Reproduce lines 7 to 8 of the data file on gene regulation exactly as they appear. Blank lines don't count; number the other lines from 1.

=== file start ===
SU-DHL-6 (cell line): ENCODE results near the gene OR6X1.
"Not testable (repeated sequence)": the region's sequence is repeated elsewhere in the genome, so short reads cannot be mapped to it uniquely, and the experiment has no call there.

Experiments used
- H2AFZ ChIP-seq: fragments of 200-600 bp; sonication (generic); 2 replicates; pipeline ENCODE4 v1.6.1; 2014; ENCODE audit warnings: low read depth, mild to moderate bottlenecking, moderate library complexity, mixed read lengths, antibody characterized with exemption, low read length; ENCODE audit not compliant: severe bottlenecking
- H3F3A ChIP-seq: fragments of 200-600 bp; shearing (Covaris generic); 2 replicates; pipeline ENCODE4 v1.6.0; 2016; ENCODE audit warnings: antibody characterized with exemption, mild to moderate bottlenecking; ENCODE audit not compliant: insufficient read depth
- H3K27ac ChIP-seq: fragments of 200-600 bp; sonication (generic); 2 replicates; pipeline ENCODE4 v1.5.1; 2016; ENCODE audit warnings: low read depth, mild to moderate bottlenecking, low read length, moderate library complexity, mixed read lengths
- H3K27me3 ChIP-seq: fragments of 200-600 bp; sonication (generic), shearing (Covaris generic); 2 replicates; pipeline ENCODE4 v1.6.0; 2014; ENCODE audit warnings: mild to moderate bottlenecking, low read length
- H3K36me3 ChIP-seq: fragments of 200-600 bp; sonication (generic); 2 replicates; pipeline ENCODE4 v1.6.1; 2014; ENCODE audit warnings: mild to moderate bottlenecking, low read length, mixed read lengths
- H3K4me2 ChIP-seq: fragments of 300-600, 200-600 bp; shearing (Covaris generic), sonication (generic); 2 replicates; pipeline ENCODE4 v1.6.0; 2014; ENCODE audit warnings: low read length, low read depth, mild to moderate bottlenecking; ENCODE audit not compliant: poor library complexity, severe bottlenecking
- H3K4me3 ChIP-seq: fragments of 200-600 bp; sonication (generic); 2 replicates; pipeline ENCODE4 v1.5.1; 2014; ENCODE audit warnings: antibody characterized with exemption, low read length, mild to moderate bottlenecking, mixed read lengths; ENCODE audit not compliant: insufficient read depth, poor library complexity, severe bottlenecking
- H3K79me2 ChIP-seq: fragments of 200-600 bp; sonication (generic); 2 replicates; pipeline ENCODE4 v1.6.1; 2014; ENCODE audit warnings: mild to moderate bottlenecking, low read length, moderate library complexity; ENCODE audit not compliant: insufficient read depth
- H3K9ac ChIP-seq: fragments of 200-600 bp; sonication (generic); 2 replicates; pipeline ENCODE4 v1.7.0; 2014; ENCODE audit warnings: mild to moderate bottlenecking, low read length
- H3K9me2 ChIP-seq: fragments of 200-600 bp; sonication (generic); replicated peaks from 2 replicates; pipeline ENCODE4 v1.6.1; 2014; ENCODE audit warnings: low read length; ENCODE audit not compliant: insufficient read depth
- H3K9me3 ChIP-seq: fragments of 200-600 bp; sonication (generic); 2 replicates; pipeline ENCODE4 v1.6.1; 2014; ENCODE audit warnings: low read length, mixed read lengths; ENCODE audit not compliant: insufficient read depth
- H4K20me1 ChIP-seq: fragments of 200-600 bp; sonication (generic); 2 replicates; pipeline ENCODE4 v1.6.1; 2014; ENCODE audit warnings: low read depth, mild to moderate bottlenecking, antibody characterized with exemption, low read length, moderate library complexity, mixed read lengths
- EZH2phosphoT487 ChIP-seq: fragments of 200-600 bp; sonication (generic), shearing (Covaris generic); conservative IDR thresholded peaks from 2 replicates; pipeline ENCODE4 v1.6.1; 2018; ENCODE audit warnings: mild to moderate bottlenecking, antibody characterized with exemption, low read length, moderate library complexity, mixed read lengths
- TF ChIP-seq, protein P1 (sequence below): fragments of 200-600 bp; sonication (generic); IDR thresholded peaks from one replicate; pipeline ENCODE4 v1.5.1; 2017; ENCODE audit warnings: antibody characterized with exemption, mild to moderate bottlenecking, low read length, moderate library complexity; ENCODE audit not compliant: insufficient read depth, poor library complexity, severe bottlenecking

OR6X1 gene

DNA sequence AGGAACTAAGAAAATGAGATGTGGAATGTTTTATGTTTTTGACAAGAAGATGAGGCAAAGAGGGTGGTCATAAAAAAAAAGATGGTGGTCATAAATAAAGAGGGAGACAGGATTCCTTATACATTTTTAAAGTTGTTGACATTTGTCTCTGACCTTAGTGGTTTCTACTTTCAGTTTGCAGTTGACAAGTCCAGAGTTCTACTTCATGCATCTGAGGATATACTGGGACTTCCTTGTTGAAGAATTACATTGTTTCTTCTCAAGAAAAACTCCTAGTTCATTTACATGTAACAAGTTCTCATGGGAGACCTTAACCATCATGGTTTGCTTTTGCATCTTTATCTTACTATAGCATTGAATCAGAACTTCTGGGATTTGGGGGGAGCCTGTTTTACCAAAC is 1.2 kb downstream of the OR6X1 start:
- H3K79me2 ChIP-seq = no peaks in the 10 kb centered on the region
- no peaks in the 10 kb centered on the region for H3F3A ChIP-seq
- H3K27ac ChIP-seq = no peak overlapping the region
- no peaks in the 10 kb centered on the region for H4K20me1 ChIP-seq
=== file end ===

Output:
- H3K27me3 ChIP-seq: fragments of 200-600 bp; sonication (generic), shearing (Covaris generic); 2 replicates; pipeline ENCODE4 v1.6.0; 2014; ENCODE audit warnings: mild to moderate bottlenecking, low read length
- H3K36me3 ChIP-seq: fragments of 200-600 bp; sonication (generic); 2 replicates; pipeline ENCODE4 v1.6.1; 2014; ENCODE audit warnings: mild to moderate bottlenecking, low read length, mixed read lengths